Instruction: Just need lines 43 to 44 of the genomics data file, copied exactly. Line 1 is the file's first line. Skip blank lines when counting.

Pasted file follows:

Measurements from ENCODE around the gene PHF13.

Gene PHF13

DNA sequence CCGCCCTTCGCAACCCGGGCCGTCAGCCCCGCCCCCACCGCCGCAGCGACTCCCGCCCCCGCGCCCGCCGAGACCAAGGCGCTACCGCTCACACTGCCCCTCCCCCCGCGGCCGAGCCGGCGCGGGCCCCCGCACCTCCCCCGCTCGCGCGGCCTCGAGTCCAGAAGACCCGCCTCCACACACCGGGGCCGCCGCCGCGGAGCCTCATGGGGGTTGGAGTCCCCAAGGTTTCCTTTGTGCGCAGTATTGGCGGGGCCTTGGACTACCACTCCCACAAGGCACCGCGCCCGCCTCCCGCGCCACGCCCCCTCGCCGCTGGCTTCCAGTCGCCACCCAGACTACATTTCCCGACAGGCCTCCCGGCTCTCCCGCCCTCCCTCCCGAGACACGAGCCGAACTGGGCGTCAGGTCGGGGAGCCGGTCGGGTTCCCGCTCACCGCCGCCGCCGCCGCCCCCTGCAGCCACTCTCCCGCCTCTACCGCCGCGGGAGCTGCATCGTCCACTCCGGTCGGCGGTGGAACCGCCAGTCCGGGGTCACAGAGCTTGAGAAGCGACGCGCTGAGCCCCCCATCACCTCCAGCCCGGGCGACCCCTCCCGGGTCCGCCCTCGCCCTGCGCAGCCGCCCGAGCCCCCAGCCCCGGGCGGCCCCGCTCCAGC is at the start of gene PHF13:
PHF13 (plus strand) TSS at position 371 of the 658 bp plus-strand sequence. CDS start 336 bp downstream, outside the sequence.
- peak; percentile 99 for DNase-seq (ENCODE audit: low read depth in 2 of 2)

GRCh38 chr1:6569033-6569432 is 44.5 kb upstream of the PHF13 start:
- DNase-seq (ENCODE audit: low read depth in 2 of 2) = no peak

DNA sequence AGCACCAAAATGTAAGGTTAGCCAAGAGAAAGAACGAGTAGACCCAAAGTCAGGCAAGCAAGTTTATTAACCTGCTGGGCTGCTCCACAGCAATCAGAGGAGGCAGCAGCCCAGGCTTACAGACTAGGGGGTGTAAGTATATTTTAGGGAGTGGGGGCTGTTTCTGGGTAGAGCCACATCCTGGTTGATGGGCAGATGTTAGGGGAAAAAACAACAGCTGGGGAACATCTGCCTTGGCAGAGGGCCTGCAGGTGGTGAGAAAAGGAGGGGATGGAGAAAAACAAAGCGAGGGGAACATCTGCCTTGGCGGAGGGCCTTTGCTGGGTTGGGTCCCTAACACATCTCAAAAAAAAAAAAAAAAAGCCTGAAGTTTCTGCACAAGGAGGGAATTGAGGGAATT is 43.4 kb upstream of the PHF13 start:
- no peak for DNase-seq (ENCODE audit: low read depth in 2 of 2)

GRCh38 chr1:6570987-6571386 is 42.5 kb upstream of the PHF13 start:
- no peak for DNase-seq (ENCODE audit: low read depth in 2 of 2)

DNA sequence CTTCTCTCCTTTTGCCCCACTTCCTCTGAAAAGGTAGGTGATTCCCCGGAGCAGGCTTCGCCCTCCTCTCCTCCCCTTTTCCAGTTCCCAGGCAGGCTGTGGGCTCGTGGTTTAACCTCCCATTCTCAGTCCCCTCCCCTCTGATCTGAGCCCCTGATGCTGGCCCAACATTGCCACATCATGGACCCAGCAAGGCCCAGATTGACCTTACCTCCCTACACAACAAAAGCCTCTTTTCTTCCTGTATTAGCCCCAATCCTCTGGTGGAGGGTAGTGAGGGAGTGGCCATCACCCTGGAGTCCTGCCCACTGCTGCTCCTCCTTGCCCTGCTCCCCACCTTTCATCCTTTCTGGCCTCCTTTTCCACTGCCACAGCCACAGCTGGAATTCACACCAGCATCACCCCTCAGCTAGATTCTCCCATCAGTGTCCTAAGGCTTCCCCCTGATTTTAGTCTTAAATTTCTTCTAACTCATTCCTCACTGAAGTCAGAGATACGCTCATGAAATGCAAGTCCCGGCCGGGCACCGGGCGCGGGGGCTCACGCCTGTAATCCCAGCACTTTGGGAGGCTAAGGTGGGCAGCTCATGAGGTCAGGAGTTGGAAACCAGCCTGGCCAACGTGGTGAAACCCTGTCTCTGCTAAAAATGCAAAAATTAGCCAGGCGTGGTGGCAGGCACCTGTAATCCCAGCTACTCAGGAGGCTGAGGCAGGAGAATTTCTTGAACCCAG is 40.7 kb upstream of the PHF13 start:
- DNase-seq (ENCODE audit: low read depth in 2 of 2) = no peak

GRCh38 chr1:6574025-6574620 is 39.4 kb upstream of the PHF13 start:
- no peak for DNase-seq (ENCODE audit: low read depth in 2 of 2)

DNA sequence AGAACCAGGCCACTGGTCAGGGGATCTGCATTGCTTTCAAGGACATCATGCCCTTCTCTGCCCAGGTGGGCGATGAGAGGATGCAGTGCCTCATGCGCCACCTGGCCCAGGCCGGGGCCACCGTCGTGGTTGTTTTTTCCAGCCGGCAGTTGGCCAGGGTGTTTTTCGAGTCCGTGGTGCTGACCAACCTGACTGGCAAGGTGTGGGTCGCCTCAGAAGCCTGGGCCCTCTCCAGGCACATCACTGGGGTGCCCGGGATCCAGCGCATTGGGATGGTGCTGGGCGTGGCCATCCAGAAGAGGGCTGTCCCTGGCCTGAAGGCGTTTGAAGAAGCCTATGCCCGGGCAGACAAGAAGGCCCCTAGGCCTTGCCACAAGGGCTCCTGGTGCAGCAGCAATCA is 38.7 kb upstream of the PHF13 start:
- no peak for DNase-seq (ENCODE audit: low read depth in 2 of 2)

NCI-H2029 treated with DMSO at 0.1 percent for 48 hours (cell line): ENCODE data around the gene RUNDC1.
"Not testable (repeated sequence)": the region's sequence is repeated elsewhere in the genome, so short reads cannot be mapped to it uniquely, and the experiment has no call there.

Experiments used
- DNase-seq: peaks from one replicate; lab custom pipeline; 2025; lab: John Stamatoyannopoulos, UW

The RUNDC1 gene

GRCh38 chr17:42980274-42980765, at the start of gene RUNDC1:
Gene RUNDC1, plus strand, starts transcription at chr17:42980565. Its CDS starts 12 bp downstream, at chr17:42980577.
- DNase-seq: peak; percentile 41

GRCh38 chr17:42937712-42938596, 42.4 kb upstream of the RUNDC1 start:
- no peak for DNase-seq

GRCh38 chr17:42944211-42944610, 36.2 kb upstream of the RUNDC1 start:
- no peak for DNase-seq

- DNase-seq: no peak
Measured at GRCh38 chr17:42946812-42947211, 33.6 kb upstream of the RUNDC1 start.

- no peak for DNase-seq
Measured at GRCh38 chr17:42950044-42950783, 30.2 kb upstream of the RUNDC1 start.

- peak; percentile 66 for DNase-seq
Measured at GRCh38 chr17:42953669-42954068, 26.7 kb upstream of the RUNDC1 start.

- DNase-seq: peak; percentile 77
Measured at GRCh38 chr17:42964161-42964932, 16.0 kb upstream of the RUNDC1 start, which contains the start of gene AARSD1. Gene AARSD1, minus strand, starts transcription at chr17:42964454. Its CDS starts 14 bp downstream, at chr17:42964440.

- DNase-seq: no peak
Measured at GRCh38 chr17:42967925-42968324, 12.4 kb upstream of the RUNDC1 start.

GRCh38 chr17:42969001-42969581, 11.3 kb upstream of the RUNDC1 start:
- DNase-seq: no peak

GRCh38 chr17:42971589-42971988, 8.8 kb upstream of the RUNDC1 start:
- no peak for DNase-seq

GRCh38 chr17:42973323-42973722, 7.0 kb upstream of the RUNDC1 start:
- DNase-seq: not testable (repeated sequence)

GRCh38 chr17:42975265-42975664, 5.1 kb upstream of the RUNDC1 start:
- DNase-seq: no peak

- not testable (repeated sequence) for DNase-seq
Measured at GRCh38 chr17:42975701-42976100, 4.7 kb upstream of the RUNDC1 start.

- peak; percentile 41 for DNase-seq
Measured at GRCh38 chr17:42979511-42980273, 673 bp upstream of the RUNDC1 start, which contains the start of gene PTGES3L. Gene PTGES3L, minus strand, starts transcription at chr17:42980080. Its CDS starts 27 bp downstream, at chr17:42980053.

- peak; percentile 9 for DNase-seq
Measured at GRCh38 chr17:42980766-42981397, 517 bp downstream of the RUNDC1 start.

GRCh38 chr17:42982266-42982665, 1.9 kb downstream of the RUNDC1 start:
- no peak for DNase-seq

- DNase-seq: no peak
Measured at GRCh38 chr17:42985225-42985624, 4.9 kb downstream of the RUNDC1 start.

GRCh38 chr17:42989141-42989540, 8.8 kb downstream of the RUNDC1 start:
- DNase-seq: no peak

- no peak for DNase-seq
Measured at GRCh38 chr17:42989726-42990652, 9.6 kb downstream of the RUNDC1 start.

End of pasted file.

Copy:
- no peak for DNase-seq

GRCh38 chr17:42973323-42973722, 7.0 kb upstream of the RUNDC1 start: